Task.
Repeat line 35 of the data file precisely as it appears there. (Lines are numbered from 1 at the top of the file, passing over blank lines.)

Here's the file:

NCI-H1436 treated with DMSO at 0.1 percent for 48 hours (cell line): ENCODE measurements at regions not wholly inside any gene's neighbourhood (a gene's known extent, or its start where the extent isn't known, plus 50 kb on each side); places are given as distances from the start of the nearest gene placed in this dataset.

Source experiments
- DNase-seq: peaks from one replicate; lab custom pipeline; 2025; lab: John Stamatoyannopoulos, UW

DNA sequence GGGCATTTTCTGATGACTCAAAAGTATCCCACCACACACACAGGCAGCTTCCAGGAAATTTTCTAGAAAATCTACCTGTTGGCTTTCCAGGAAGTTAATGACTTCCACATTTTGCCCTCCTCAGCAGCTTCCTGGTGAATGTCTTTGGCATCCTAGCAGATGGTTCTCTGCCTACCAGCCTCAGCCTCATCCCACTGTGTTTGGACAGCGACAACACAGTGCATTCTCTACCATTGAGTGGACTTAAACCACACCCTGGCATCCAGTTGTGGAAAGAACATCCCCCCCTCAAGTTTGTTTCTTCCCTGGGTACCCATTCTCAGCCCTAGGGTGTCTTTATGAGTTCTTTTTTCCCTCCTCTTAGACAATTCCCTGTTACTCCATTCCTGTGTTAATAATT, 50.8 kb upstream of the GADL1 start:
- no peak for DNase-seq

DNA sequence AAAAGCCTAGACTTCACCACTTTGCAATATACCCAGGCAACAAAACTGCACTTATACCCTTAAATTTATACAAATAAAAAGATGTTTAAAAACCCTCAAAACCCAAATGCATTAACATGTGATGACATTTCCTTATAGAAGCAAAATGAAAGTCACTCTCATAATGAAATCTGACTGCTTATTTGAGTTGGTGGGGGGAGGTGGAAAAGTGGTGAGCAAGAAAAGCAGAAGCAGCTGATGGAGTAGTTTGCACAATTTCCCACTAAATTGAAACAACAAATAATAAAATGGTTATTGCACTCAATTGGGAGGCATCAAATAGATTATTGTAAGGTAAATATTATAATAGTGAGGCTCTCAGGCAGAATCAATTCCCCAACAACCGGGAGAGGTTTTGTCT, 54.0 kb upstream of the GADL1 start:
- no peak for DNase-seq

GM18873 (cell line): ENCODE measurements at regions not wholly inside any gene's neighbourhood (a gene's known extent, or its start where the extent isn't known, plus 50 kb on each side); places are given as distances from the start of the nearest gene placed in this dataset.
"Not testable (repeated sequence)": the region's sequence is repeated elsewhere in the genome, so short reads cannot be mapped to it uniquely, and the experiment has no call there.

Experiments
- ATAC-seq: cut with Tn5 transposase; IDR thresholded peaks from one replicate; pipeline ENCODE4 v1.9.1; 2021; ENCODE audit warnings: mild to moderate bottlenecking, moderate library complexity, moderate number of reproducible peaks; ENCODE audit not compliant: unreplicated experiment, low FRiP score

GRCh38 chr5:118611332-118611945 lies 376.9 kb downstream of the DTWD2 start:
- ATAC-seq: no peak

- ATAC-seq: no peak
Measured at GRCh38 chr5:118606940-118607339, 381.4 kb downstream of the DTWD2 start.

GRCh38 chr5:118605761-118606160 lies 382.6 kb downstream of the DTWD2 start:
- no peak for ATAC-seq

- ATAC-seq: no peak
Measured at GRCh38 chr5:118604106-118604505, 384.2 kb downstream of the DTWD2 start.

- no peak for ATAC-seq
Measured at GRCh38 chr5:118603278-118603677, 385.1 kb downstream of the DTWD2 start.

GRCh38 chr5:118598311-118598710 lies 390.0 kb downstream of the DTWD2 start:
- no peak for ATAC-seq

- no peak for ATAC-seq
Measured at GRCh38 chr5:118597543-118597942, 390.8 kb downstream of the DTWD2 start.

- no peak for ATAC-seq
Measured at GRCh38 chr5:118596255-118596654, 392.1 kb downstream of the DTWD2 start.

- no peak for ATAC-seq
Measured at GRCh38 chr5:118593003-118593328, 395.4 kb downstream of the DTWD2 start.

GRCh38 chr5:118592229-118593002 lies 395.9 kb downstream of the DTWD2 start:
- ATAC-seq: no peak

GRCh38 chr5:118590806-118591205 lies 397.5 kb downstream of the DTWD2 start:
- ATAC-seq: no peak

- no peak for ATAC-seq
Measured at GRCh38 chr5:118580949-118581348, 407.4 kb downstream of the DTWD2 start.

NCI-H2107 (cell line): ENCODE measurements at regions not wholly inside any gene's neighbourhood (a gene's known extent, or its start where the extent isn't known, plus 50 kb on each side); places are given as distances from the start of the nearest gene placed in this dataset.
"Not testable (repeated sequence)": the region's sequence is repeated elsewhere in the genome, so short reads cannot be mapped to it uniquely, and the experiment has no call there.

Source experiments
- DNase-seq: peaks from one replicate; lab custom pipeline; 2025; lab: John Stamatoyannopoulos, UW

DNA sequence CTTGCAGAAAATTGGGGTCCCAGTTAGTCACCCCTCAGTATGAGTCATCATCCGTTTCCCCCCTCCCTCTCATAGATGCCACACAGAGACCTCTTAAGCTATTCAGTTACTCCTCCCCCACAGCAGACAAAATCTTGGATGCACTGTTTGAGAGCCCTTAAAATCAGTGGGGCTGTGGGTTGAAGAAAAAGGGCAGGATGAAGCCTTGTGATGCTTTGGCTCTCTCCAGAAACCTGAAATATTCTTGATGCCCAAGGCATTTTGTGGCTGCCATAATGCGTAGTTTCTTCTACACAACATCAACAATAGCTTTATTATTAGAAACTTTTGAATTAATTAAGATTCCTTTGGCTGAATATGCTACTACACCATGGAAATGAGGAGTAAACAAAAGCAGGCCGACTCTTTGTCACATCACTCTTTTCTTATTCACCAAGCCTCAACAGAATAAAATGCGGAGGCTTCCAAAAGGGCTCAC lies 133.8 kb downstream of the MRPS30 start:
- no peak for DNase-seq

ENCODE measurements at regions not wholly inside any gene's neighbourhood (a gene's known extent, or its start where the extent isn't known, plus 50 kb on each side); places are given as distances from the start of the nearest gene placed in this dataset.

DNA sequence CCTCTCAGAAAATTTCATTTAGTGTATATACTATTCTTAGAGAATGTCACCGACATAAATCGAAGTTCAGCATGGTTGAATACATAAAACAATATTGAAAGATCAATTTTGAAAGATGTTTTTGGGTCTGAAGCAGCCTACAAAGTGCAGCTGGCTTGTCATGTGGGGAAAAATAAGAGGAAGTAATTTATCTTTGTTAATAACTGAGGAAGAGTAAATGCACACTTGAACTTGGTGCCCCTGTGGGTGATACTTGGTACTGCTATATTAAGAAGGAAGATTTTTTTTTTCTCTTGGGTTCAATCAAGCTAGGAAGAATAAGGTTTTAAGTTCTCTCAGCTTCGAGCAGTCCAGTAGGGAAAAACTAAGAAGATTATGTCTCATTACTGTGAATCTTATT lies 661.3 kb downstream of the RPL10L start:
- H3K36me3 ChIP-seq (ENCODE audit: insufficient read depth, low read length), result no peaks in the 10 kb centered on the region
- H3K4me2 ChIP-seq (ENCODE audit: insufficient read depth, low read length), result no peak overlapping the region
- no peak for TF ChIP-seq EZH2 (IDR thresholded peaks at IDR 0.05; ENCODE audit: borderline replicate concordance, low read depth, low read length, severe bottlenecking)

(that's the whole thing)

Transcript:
Measured at GRCh38 chr5:118580949-118581348, 407.4 kb downstream of the DTWD2 start.